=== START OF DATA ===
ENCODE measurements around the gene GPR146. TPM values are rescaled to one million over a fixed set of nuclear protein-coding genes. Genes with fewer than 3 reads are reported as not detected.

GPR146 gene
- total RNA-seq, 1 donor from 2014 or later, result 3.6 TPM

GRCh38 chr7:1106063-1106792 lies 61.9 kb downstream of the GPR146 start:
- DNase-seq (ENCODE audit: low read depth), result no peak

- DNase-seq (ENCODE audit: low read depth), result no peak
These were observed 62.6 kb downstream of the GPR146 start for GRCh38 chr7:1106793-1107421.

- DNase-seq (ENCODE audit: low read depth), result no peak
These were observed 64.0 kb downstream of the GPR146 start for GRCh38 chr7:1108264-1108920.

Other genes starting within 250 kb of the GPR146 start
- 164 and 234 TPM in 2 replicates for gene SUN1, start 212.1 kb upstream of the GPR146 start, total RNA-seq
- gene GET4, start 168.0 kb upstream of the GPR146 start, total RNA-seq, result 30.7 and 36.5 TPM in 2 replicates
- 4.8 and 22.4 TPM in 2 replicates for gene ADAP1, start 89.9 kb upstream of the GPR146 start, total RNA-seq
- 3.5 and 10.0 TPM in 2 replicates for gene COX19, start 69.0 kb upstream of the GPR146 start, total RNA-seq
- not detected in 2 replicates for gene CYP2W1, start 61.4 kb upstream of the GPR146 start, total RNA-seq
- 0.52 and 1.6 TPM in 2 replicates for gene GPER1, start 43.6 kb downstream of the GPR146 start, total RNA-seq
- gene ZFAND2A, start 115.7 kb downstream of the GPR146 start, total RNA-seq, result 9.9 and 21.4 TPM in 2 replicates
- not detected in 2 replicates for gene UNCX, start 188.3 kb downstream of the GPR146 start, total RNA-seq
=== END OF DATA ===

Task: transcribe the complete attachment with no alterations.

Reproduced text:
ENCODE measurements around the gene GPR146. TPM values are rescaled to one million over a fixed set of nuclear protein-coding genes. Genes with fewer than 3 reads are reported as not detected.

GPR146 gene
- total RNA-seq, 1 donor from 2014 or later, result 3.6 TPM

GRCh38 chr7:1106063-1106792 lies 61.9 kb downstream of the GPR146 start:
- DNase-seq (ENCODE audit: low read depth), result no peak

- DNase-seq (ENCODE audit: low read depth), result no peak
These were observed 62.6 kb downstream of the GPR146 start for GRCh38 chr7:1106793-1107421.

- DNase-seq (ENCODE audit: low read depth), result no peak
These were observed 64.0 kb downstream of the GPR146 start for GRCh38 chr7:1108264-1108920.

Other genes starting within 250 kb of the GPR146 start
- 164 and 234 TPM in 2 replicates for gene SUN1, start 212.1 kb upstream of the GPR146 start, total RNA-seq
- gene GET4, start 168.0 kb upstream of the GPR146 start, total RNA-seq, result 30.7 and 36.5 TPM in 2 replicates
- 4.8 and 22.4 TPM in 2 replicates for gene ADAP1, start 89.9 kb upstream of the GPR146 start, total RNA-seq
- 3.5 and 10.0 TPM in 2 replicates for gene COX19, start 69.0 kb upstream of the GPR146 start, total RNA-seq
- not detected in 2 replicates for gene CYP2W1, start 61.4 kb upstream of the GPR146 start, total RNA-seq
- 0.52 and 1.6 TPM in 2 replicates for gene GPER1, start 43.6 kb downstream of the GPR146 start, total RNA-seq
- gene ZFAND2A, start 115.7 kb downstream of the GPR146 start, total RNA-seq, result 9.9 and 21.4 TPM in 2 replicates
- not detected in 2 replicates for gene UNCX, start 188.3 kb downstream of the GPR146 start, total RNA-seq